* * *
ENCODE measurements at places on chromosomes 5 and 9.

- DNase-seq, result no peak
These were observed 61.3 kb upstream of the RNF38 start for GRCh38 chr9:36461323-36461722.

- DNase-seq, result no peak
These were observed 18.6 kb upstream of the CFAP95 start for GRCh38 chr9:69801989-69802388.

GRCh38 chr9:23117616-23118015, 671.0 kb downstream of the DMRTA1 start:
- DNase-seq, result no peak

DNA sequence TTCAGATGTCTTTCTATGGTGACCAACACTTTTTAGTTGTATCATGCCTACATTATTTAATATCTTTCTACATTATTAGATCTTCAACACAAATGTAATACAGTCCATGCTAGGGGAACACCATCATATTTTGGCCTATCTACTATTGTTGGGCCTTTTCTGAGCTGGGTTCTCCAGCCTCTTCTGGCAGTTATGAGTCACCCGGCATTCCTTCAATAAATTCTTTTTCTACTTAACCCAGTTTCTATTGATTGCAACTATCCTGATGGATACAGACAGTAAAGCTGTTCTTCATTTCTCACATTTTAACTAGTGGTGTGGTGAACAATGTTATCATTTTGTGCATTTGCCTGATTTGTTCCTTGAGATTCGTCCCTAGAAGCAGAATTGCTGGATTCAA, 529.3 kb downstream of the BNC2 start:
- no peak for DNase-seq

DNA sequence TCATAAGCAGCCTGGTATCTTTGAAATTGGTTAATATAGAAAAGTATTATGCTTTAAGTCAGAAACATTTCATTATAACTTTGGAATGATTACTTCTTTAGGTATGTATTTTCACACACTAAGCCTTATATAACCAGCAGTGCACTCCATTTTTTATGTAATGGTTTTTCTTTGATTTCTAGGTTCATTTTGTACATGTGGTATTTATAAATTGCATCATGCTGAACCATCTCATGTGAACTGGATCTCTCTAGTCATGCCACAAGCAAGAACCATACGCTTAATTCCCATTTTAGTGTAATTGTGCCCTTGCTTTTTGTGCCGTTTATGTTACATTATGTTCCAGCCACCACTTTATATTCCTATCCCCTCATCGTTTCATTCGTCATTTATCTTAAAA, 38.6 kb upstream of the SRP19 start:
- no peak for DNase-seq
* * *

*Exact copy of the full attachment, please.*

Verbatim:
ENCODE measurements at places on chromosomes 5 and 9.

- DNase-seq, result no peak
These were observed 61.3 kb upstream of the RNF38 start for GRCh38 chr9:36461323-36461722.

- DNase-seq, result no peak
These were observed 18.6 kb upstream of the CFAP95 start for GRCh38 chr9:69801989-69802388.

GRCh38 chr9:23117616-23118015, 671.0 kb downstream of the DMRTA1 start:
- DNase-seq, result no peak

DNA sequence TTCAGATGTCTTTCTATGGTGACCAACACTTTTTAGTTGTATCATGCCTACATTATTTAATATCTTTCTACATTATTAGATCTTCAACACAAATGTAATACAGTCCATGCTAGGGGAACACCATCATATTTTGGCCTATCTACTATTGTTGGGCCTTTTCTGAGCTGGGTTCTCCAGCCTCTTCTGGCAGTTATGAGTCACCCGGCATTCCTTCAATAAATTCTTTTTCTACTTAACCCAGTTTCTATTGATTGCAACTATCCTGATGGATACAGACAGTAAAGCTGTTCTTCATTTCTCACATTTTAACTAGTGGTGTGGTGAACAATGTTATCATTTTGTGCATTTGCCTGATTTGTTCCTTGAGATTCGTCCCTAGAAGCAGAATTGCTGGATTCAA, 529.3 kb downstream of the BNC2 start:
- no peak for DNase-seq

DNA sequence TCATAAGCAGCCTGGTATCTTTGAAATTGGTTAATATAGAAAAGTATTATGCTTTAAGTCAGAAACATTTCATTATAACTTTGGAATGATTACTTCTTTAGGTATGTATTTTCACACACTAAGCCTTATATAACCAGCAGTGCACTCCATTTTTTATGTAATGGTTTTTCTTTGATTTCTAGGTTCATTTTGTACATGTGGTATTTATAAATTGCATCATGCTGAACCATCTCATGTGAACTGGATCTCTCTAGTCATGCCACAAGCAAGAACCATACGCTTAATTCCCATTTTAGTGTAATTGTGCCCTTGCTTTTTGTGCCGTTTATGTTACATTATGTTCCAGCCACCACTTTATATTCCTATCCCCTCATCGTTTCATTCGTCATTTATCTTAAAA, 38.6 kb upstream of the SRP19 start:
- no peak for DNase-seq